Food Blog

Design Finds

Cookbook Reviews

Recipe Index

Refrigerator inspiration: Thai-style Carrot and Coconut Soup


It’s that time of year when I become completely uninspired in the cooking department. No matter how excited I am to first see the summer produce at the market, by mid-June I just don’t know what to do with it anymore. 

I think this might have to do with the fact that I’m Canadian, and summer food is (relatively) foreign to me. I mean, sure we have it, but the season is so comparatively short that my knowledge of warm-weather cooking is limited at best. When I was a kid summer meant barbecues in the backyard, but since I now a) don’t have a backyard and b) no longer eat meat, that’s hardly an option. I’m geographically wired to crave winter foods, and my stamina for summer is sorely lacking. Once I’ve made a few fresh salads and a pasta primavera or two, I’m lost. My winter standbys of curries, roasted veg and soups don’t seem so appealing when the sun is still shining at dinnertime.  

When I’m lacking inspiration like this, I tend to fall back on an old trick: using up things in the fridge. Strangely, nothing makes me feel so creative as boundaries. This was true back in fashion school, when designing for a painfully constrictive brief, and it’s true now on a Saturday evening, hungry but at loss for what to cook. 

soup in progress

Which brings me to the scene in my kitchen earlier this afternoon: me, opening my fridge in confusion and despair, searching for something that might bring back my will to cook. The carrots I bought last Sunday were begging to be used, going slightly soft in the vegetable crisper. At this point they were only suitable for soup, which for me has always had a slightly autumnal feeling. But then I spied some leftover coconut milk in the door of the fridge, and had an idea. Surely a Thai-style carrot soup was summery?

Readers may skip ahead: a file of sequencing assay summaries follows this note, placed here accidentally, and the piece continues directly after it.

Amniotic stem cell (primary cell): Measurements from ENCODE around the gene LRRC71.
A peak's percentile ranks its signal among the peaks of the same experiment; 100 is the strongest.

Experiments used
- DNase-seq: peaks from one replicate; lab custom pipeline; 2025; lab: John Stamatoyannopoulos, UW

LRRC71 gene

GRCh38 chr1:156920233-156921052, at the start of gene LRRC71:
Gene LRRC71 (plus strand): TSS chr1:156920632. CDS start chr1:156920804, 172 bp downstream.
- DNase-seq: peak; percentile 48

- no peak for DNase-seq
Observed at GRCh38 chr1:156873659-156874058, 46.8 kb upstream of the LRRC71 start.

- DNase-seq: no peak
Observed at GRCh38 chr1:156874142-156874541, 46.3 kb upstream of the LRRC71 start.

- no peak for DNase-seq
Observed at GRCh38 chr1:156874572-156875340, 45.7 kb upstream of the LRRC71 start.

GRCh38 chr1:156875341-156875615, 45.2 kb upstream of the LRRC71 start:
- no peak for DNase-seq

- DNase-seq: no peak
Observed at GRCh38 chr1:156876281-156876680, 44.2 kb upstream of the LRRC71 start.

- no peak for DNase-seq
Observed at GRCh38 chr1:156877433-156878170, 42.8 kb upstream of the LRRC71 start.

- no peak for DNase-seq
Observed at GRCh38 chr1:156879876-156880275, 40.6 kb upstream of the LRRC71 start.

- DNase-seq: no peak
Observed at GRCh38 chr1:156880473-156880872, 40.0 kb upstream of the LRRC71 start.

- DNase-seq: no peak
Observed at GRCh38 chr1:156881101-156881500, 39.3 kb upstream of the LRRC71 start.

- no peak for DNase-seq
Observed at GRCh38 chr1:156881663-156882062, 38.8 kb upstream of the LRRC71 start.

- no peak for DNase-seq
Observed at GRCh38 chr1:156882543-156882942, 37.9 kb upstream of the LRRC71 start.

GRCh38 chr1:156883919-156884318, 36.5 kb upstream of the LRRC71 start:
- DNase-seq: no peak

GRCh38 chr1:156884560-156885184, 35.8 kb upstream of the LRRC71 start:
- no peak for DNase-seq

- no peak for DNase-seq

A glance in my favourite go-to cookbook gave me the framework for a recipe, and slowly, I began to feel somewhat excited at the prospect of food again. I rustled up some garlic, ginger and chilis from around the kitchen, dashed out to the shops for some lemongrass, and began to improvise dinner. 

This soup ended up being delicious as well as economical- rich and creamy, but fresh-tasting at the same time. Most importantly, it cured my mental block, at least for one evening.

soup bowl

  • Thai-style Carrot and Coconut Soup
  • adapted from How to Cook Everything Vegetarian by Mark Bittman
  • serves 2
  • 1 Tbs. neutral oil
    1/2 onion, finely chopped
    2 cloves garlic, peeled and crushed lightly
    1 small red chili, de-seeded and finely chopped
    2 small stalks lemongrass, trimmed, bruised and cut into 2″ pieces
    200g carrots, washed and cut into 1″ chunks. 
    small bunch coriander, leaves and stems separated, leaves chopped
    1 cup coconut milk
    2 cups water
    salt, pepper, sugar to taste 
  • 1. Heat the oil over medium heat in a heavy-bottomed saucepan. Add the onions and cook until lightly golden, about 5 minutes. 

    2. Add the garlic, chili and lemongrass, and cook for two minutes more. Add the carrots and coriander stalks, and cook for a further minutes. 

    3. Add the coconut milk and water and turn the heat down to low. Cover and simmer gently for 15-20 minutes, until carrots are tender when pierced. 

    4. Remove from heat and let cool slightly. Carefully fish out the coriander stalks and lemongrass. Puree, either with an immersion blender, or a food processor.

    5. Stir in the chopped coriander leaves. Taste, adding salt, pepper, and/or a pinch of sugar as necessary. Re-heat if needed and serve. 


  1. [...] quality of November is soup. Dark and dreary days and perfect for hearty, warming soups. Whether creamy, brothy or thick and chunky, a good soup almost always hits the spot. I say “almost” [...]

  2. [...] them my way! Recipes in order of photos: Italian Wedding Soup, Snackface’s Chickpea Soup, Creaming Carrot Coconut Soup, Avocado [...]

  3. [...] Plato de entrada: sopa de zanahoria y coco (al estilo taliandés) [...]

  4. [...] ones, don’t you think? I’ll likely turn these into a soup, probably something spicy and Thai-inspired. Or I could braise them, which is always a hit around [...]